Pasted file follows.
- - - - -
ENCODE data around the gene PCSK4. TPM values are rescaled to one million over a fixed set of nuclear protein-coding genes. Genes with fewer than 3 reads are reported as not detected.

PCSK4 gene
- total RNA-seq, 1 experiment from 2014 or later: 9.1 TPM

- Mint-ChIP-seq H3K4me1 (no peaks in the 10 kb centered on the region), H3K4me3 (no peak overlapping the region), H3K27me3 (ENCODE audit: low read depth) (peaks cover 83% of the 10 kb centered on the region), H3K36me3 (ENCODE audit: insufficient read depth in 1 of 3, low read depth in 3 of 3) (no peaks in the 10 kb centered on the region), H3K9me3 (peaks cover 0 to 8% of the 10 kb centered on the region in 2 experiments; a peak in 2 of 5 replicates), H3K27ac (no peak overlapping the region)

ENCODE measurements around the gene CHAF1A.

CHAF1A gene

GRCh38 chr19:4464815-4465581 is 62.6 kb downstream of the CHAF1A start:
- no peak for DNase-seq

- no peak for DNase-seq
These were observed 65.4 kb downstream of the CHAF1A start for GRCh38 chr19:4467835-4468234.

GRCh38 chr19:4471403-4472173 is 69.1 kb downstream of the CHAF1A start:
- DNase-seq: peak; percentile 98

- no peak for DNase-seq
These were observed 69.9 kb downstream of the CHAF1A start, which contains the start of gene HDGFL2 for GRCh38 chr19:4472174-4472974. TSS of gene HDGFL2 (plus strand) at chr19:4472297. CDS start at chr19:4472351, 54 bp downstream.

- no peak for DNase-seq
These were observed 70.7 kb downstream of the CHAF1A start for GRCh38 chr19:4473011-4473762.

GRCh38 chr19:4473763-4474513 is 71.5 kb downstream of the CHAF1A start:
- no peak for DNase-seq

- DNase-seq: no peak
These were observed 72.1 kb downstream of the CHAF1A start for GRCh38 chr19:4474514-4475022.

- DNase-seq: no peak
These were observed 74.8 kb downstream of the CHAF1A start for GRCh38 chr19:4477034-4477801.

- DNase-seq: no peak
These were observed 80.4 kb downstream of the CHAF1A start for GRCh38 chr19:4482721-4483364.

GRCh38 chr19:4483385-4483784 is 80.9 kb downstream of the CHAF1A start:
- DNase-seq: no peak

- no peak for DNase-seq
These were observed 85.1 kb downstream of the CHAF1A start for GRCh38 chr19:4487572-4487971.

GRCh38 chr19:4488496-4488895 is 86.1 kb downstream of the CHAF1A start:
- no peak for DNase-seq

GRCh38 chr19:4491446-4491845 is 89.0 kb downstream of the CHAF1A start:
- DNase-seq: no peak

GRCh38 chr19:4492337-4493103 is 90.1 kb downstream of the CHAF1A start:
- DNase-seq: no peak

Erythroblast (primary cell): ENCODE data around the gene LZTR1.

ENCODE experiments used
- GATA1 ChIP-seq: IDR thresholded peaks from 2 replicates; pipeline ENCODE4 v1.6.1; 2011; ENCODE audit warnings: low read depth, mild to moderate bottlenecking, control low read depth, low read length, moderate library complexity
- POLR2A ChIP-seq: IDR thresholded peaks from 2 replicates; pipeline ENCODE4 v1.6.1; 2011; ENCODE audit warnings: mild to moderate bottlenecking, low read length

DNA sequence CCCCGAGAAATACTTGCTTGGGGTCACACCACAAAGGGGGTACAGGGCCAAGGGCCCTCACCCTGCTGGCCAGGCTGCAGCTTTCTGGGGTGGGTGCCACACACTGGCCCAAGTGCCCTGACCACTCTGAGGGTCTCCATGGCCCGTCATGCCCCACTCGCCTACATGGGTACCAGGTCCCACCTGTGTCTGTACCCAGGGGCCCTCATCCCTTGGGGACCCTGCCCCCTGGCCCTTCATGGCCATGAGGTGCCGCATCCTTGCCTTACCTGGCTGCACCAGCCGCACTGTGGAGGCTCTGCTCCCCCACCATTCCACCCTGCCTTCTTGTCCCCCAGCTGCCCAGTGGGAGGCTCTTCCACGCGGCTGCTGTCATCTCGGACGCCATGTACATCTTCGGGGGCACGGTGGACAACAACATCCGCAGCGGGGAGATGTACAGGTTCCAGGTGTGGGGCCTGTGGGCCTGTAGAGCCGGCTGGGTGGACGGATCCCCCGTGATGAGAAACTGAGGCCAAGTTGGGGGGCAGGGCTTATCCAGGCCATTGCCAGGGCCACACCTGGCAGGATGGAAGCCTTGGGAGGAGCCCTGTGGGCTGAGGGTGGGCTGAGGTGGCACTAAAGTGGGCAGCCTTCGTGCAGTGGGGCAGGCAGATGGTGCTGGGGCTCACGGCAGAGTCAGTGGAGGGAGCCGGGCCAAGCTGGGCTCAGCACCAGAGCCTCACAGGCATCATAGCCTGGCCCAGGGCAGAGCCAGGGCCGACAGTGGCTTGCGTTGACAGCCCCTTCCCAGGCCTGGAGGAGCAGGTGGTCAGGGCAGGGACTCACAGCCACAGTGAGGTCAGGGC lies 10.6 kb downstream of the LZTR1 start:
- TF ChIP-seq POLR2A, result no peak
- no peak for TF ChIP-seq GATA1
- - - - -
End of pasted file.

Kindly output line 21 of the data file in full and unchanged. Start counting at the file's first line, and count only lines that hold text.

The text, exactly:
- DNase-seq: no peak